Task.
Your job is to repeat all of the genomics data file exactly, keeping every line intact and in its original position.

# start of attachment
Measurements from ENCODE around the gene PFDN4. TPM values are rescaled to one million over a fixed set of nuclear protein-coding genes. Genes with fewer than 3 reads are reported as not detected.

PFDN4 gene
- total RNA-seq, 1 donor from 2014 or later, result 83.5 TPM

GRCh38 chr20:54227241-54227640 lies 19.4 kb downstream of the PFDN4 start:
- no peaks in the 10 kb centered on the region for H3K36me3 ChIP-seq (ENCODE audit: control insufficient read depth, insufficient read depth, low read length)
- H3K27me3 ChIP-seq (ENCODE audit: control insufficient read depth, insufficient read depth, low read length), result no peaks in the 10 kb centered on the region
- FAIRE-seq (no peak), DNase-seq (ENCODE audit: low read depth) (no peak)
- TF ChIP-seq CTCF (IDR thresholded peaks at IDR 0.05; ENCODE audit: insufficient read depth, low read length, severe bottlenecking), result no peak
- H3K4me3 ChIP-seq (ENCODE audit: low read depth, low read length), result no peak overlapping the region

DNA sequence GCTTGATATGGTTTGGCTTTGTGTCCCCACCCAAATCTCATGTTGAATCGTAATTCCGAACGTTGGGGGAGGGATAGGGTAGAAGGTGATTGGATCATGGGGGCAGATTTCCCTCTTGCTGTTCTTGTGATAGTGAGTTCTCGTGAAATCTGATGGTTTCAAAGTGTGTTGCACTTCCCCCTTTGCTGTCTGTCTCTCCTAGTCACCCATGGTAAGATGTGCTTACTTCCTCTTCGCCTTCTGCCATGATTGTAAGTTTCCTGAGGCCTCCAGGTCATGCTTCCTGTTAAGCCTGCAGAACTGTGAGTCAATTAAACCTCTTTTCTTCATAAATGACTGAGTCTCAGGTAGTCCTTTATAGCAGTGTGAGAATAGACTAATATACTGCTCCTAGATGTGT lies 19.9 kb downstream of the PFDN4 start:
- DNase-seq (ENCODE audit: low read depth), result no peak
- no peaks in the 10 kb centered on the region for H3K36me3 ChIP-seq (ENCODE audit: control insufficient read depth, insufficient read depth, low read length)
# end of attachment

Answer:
Measurements from ENCODE around the gene PFDN4. TPM values are rescaled to one million over a fixed set of nuclear protein-coding genes. Genes with fewer than 3 reads are reported as not detected.

PFDN4 gene
- total RNA-seq, 1 donor from 2014 or later, result 83.5 TPM

GRCh38 chr20:54227241-54227640 lies 19.4 kb downstream of the PFDN4 start:
- no peaks in the 10 kb centered on the region for H3K36me3 ChIP-seq (ENCODE audit: control insufficient read depth, insufficient read depth, low read length)
- H3K27me3 ChIP-seq (ENCODE audit: control insufficient read depth, insufficient read depth, low read length), result no peaks in the 10 kb centered on the region
- FAIRE-seq (no peak), DNase-seq (ENCODE audit: low read depth) (no peak)
- TF ChIP-seq CTCF (IDR thresholded peaks at IDR 0.05; ENCODE audit: insufficient read depth, low read length, severe bottlenecking), result no peak
- H3K4me3 ChIP-seq (ENCODE audit: low read depth, low read length), result no peak overlapping the region

DNA sequence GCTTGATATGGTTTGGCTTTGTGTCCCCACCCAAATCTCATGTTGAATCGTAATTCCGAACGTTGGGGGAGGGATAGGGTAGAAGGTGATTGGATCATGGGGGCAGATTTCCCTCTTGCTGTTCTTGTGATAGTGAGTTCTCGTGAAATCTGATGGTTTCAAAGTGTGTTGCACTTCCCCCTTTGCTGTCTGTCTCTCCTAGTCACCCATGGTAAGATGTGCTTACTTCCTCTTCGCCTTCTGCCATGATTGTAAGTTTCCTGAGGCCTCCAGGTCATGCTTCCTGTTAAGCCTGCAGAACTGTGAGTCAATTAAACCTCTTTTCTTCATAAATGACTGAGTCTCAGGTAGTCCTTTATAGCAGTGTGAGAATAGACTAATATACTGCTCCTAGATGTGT lies 19.9 kb downstream of the PFDN4 start:
- DNase-seq (ENCODE audit: low read depth), result no peak
- no peaks in the 10 kb centered on the region for H3K36me3 ChIP-seq (ENCODE audit: control insufficient read depth, insufficient read depth, low read length)